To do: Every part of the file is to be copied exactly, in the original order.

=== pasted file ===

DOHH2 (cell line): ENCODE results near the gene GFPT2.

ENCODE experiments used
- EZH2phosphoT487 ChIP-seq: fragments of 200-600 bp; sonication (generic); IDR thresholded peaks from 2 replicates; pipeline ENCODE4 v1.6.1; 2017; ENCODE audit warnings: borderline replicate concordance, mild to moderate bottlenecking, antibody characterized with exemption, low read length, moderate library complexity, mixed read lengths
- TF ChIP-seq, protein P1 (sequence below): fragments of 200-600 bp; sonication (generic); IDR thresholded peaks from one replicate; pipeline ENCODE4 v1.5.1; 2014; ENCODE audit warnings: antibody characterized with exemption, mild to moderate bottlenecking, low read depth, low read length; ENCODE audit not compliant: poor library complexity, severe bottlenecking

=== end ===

DOHH2 (cell line): ENCODE results near the gene GFPT2.

ENCODE experiments used
- EZH2phosphoT487 ChIP-seq: fragments of 200-600 bp; sonication (generic); IDR thresholded peaks from 2 replicates; pipeline ENCODE4 v1.6.1; 2017; ENCODE audit warnings: borderline replicate concordance, mild to moderate bottlenecking, antibody characterized with exemption, low read length, moderate library complexity, mixed read lengths
- TF ChIP-seq, protein P1 (sequence below): fragments of 200-600 bp; sonication (generic); IDR thresholded peaks from one replicate; pipeline ENCODE4 v1.5.1; 2014; ENCODE audit warnings: antibody characterized with exemption, mild to moderate bottlenecking, low read depth, low read length; ENCODE audit not compliant: poor library complexity, severe bottlenecking